In the past few months, I’ve spent a lot of time clearing out my mom’s condo. This involves filtering through A LOT of old photos..literally, tens of thousands of them. I’m not making this up. There are far too many photographers in my family’s history.
Anyway, when one sorts and re-sorts so many slides, photos, albums, etc., one sees certain photos that spark a memory. So there amidst all those photos was one taken 50 years ago during Bluffton’s centennial. This particular photo is of our church’s float which featured two families — ours and Fred and Mary Amstutz and their four boys. On half of the float, sat my family, dressed in clothing of the 1860s. The Amstutzes sat on the other half, dressed in modern (1960s) clothing.
In that photo, I’m almost 5 years old, wearing a yellow calico dress and sun bonnet (think Little House on the Prairie), and sitting in a miniature rocker. Looking at the photo reminded me that the dress, apron and bonnet were stashed somewhere — probably at the bottom of my cedar trunk. I finally located the dress, but by then had lost track of the intial photo.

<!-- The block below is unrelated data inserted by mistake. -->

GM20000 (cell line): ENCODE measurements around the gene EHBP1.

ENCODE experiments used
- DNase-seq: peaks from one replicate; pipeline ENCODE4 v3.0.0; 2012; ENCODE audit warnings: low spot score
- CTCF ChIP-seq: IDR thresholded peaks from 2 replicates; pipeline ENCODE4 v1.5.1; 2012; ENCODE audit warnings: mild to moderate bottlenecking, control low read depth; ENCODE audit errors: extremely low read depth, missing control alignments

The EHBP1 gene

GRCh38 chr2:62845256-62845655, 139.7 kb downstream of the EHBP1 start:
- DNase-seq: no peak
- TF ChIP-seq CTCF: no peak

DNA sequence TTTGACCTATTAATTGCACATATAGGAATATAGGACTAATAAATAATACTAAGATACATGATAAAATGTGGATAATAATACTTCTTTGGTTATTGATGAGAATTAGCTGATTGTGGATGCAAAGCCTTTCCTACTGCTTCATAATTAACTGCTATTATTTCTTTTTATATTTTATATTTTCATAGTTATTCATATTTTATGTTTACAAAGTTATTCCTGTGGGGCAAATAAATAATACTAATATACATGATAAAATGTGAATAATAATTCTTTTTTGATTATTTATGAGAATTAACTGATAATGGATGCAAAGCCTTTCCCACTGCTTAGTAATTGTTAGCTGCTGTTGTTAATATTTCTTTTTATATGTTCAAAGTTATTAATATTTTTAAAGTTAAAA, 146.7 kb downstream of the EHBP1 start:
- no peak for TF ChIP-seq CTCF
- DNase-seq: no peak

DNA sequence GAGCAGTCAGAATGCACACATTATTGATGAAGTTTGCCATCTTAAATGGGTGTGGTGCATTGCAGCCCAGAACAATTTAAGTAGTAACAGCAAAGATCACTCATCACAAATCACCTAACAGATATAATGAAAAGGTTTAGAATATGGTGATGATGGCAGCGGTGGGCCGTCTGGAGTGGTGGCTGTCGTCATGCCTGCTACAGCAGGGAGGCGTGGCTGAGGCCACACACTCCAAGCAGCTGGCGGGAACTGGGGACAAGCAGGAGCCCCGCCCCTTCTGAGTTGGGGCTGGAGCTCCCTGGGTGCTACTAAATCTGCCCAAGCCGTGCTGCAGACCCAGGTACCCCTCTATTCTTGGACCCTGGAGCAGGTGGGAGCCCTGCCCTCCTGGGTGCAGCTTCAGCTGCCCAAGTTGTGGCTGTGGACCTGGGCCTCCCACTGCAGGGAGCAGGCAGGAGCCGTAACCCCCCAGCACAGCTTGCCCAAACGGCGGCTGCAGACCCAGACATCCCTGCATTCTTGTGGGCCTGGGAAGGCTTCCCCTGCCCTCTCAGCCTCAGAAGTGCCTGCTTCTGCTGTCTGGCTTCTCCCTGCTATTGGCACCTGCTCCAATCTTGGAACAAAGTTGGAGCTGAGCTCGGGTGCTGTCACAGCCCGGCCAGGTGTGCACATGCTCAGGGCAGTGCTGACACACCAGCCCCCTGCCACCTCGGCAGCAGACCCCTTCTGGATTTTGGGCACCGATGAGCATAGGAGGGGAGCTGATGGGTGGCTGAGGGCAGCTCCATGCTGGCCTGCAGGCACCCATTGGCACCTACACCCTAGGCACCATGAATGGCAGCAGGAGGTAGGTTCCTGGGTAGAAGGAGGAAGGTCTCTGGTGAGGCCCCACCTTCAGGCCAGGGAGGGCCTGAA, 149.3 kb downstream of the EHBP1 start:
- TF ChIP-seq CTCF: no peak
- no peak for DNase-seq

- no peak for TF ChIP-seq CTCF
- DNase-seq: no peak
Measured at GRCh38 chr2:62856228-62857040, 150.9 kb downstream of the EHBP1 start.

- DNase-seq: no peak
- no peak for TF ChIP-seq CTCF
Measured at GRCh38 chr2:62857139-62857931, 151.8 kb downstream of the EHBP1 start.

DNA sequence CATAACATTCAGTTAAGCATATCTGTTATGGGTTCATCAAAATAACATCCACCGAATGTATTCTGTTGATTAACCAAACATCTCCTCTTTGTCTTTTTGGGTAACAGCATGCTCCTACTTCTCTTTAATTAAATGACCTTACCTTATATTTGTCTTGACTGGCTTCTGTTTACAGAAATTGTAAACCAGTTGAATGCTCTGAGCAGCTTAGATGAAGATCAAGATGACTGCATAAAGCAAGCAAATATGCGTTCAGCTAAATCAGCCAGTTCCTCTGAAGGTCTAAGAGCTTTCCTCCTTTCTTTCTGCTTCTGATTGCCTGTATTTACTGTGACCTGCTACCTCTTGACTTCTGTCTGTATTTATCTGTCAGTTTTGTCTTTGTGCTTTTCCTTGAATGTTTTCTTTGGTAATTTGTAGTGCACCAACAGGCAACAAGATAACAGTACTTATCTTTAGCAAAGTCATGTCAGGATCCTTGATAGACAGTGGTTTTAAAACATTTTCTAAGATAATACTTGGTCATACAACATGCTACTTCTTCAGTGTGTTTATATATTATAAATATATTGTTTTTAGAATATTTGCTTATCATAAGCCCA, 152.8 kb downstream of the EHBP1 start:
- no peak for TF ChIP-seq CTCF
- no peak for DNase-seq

It seemed appropriate that since the dress had survived 50 years and several wearings by my own daughters, that someone should wear it for this summer’s sesquicentennial. But who? What distant cousin was about the right size? Would she have any interest in giving up her comfy shorts for a dress AND apron AND sunbonnet — all of which combined, would make her a bit toasty by the of the day?
There are some advantages to growing up in a small town where one is often related to a LOT of people. One can usually find a relative without looking too far. Sure enough…there was little Ellie Hartzler, my first cousin, thrice removed. Ellie’s mom promised to ask Ellie whether she’d like to wear the dress and — maybe — ride in a float.
As it turned out, Ellie loved the dress and, in fact, put it on early Saturday morning and wore it all day while they attended various events related to the sesquicentennial. She even got to ride in the parade on a float carrying some high school graduates (one of whom is her babysitter).
When I found her mid-parade, I thanked her for wearing the dress. Ellie grinned and held up her prize of the day — two pieces of candy she’d managed to snag from some passing float.
Eventually, the dress will find its way back to the trunk. Despite my vow to spend this summer getting rid of things, I’m not sure that dress will make the cut. Or maybe…let’s see….which daughter’s car trunk can I hide it in?